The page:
The New York Review of Books Announces its 50th Anniversary:
New York, NY; January 2, 2013—The New York Review of Books announces plans for its 50th Anniversary with a year marked by special events, launching with a large public event at Town Hall on Tuesday, February 5, 2013 that will include contributors Michael Chabon, Joan Didion, John Banville, Mary Beard, Daniel Mendelsohn, Darryl Pinckney, and Mark Danner. In February of 1963, the Review published its first lone issue amid one of the most vexing strikes in American history, a printer’s strike that shut down seven New York City newspapers.
In November of that same year, encouraged by more than a thousand letters from readers, the Review began regular biweekly publication. The year-long 50th Anniversary celebration will be bookended by these two anniversary dates, marking the publication of that very first issue in February and the issue dated November 7, 1963 when the Review became what it remains today.
In addition to the February 5th Town Hall event, The New York Review of Books announces several other events in celebration of its 50th anniversary:
• In April, there will be a gathering in the Review’s honor at The New York Public Library’s Cullman Center.
• In October, there will be a symposium at The Metropolitan Museum with some of the journal’s most distinguished contributors.
• A special 50th Anniversary issue dated November 7th, 2013 will be published in the autumn.
• The New York Review Abroad: Fifty Years of International Reportage (A New York Review Book) will be published on April 2nd.
• A facsimile of the Review’s first issue – dated February 1, 1963 – will also be inserted into the August issue for all newsstand sales.
Additionally, The New York Review of Books website—www.nybooks.com—will include a special section devoted to the 50th Anniversary featuring talks with longtime contributors, notable articles from past issues, special multimedia content including photographs and video, and documents from the Review archives including manuscripts and correspondence. This special section of the website will also feature an interactive timeline of the Review’s first 50 years, with key pieces displayed alongside important dates in the magazine’s history and in the world at large.
Since its November 7, 1963 issue—every two weeks for fifty years—The New York Review of Books has continued to discuss central issues of American life and culture. The Review’s probing essays on the arts, fiction, poetry, politics, science, and history have established it as the “preeminent intellectual newspaper” in the English-speaking world, according to The Spectator. The idea of creating a new type of magazine—in which the most interesting minds of our time would discuss current issues and books in depth—was conceived by current editor Roberts Silvers, Barbara Epstein, Jason Epstein, Robert Lowell, and Elizabeth Hardwick. Robert Silvers continues today as the editor of The New York Review of Books.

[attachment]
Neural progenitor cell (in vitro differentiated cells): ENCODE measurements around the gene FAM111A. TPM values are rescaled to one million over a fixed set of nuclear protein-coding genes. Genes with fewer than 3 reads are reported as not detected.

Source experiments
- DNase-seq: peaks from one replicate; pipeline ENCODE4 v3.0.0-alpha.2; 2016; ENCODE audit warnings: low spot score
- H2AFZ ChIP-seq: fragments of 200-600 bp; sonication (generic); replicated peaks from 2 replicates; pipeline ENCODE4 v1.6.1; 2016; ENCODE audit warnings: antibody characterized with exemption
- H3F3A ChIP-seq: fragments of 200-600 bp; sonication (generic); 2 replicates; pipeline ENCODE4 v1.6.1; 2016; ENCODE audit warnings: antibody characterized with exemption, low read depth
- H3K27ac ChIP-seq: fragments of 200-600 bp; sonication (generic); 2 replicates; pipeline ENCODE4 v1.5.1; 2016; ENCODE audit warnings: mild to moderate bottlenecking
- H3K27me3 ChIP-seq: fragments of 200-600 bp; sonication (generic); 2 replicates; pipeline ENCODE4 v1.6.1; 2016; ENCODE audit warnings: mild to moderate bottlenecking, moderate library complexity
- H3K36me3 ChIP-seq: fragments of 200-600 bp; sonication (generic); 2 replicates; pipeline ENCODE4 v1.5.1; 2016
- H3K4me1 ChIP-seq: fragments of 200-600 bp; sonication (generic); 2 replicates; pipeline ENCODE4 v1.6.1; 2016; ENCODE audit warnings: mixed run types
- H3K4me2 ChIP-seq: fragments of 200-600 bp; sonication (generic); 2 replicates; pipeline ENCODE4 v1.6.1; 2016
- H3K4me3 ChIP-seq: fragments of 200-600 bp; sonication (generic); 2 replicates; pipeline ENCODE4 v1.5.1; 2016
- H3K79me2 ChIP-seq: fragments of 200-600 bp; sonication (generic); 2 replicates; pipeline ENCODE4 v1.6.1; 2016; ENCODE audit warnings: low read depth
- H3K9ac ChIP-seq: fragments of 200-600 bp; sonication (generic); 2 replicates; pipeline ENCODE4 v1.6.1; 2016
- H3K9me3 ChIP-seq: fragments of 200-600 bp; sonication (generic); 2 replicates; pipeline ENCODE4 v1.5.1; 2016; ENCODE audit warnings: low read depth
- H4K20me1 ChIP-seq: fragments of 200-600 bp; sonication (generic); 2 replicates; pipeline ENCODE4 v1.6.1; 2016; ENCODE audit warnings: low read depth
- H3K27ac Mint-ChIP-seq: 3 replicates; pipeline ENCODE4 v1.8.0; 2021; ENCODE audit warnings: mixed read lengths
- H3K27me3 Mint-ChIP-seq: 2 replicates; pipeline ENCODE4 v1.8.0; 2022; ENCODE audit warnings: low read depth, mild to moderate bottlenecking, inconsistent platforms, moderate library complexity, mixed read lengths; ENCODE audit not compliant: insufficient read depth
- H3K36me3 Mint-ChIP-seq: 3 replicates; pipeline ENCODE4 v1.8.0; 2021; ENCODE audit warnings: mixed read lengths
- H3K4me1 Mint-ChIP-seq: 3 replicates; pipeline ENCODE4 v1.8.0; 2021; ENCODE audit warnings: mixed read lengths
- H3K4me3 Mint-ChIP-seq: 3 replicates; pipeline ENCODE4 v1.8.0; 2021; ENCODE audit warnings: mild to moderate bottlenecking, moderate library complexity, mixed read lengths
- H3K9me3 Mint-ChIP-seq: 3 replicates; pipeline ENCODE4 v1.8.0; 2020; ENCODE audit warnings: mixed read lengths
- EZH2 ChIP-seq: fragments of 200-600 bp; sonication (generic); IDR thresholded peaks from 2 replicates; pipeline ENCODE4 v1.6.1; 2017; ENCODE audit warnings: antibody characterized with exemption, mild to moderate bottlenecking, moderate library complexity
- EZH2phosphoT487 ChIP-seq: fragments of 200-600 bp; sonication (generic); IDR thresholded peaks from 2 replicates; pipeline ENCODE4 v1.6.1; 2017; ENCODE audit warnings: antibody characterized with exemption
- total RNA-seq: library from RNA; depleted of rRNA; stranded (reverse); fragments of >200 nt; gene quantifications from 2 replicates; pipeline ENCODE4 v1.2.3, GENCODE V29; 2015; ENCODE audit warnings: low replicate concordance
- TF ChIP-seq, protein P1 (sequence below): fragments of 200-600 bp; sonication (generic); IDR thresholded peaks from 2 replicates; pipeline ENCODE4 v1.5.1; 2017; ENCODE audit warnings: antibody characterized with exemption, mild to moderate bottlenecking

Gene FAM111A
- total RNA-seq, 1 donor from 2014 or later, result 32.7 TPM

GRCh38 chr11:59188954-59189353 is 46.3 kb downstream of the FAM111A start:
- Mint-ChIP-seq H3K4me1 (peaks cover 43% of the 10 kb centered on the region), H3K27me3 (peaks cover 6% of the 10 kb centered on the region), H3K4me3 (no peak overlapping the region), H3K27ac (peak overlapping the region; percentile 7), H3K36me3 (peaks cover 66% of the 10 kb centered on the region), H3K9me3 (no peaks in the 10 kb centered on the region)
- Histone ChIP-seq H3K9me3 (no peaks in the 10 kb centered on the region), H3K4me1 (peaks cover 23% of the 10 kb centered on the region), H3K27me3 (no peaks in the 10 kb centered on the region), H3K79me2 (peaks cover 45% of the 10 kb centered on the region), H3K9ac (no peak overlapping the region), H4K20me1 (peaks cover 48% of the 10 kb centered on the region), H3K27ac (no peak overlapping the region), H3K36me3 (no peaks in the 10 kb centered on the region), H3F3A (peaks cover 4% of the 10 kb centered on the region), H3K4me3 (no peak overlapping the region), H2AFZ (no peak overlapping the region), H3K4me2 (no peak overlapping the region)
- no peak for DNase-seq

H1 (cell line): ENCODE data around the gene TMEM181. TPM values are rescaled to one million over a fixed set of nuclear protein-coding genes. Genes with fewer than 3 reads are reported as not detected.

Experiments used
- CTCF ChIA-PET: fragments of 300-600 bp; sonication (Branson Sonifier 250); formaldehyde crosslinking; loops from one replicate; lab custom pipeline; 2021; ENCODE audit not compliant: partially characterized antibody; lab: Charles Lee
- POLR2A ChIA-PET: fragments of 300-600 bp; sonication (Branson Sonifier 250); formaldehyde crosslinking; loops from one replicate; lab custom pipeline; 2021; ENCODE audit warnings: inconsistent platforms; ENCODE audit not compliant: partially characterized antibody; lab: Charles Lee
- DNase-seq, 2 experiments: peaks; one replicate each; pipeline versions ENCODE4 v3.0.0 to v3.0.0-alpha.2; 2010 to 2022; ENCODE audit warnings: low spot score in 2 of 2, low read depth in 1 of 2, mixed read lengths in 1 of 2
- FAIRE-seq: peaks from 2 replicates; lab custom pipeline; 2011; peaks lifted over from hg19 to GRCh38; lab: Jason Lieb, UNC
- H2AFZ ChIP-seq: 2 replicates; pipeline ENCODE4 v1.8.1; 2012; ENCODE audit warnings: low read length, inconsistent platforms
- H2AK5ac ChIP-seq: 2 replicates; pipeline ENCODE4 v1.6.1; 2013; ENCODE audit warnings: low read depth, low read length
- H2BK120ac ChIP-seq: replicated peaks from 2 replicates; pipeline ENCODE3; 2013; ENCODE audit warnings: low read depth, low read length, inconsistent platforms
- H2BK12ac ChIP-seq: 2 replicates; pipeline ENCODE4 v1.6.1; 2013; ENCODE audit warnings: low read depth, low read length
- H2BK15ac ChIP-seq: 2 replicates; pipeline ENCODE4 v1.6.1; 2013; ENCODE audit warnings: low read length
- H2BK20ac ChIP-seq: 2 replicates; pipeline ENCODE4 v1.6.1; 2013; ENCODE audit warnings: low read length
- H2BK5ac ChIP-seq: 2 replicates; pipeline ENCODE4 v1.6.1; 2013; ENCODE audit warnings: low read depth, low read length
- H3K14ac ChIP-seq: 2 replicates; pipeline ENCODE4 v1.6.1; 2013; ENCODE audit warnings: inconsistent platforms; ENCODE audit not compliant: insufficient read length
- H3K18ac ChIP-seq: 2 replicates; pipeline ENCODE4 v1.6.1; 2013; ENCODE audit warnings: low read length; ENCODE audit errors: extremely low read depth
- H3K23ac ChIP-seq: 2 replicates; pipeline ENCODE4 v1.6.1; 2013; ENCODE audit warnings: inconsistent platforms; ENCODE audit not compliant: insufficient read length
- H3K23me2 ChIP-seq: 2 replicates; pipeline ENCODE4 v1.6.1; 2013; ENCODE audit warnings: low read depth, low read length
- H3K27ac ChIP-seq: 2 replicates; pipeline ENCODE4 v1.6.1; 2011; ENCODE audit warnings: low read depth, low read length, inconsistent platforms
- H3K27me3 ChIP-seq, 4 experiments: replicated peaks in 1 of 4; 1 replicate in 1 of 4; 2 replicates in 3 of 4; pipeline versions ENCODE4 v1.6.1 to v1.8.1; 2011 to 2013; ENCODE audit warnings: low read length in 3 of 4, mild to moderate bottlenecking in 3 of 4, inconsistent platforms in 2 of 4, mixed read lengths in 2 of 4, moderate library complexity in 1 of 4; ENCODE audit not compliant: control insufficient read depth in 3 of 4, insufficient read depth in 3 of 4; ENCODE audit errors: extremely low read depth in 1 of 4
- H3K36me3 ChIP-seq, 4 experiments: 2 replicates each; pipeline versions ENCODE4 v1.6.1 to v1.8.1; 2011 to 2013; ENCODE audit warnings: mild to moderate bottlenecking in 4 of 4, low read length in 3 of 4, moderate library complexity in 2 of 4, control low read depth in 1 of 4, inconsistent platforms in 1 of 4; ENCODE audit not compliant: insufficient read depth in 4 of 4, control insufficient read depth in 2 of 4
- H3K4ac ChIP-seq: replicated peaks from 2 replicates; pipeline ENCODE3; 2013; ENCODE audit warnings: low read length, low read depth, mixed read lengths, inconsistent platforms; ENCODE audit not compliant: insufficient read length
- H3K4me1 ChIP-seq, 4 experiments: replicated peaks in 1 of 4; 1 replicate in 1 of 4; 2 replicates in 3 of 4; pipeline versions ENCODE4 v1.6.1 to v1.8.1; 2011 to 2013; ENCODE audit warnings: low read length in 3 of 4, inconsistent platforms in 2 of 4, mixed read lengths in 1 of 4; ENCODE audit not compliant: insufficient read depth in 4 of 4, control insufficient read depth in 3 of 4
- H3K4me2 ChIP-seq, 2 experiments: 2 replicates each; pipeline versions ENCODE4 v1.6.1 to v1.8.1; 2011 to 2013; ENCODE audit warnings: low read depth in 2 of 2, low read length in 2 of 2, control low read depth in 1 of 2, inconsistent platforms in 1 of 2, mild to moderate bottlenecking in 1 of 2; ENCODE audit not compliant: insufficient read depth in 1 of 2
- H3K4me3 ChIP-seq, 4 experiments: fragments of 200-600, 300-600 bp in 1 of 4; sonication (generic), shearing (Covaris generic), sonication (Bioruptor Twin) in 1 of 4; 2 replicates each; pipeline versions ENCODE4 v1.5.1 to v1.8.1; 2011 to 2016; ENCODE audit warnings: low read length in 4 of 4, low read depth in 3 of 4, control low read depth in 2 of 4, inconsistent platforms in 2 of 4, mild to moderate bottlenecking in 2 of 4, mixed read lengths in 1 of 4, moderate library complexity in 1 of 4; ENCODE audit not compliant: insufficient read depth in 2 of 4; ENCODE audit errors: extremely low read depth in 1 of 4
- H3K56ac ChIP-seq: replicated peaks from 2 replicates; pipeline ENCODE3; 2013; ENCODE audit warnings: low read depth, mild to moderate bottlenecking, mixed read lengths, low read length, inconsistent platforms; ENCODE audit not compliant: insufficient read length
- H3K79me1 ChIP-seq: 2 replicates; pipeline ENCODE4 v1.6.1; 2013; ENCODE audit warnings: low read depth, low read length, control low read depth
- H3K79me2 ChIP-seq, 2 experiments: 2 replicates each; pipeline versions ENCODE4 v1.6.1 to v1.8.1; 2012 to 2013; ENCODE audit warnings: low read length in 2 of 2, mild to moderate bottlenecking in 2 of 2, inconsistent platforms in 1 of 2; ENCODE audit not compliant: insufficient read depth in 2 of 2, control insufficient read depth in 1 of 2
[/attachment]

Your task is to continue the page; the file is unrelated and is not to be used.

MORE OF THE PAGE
Silvers had this to say about The New York Review’s future: “An independent, critical voice on politics, literature, science, and the arts seems as much needed today as it was when Barbara Epstein and I put out the first edition of the New York Review fifty years ago—perhaps even more so. Electronic forms of communication grow rapidly in every field of life but many of their effects on culture remain obscure and in need of new kinds of critical scrutiny. That will be a central concern of the Review for the years to come.”
With a worldwide circulation of over 135,000, The New York Review of Books has established itself, in Esquire’s words, as “the premier literary-intellectual magazine in the English language.” The New York Review began during the New York publishing strike of 1963, when its founding editors, Robert Silvers and Barbara Epstein, and their friends, decided to create a new kind of magazine—one in which the most interesting and qualified minds of our time would discuss current books and issues in depth. Just as importantly, it was determined that the Review should be an independent publication; it began life as an independent editorial voice and it remains independent today.
The New York Review’s early issues included articles by such writers as W.H. Auden, Elizabeth Hardwick, Hannah Arendt, Edmund Wilson, Susan Sontag, Robert Penn Warren, Lillian Hellman, Norman Mailer, Gore Vidal, Saul Bellow, Robert Lowell, Truman Capote, William Styron, and Mary McCarthy. The public responded by buying up practically all the copies printed and writing thousands of letters to demand that The New York Review continue publication. And Robert Silvers and Barbara Epstein continued as co-editors of the Review until Barbara’s death in 2006; Robert Silvers has been the editor since then.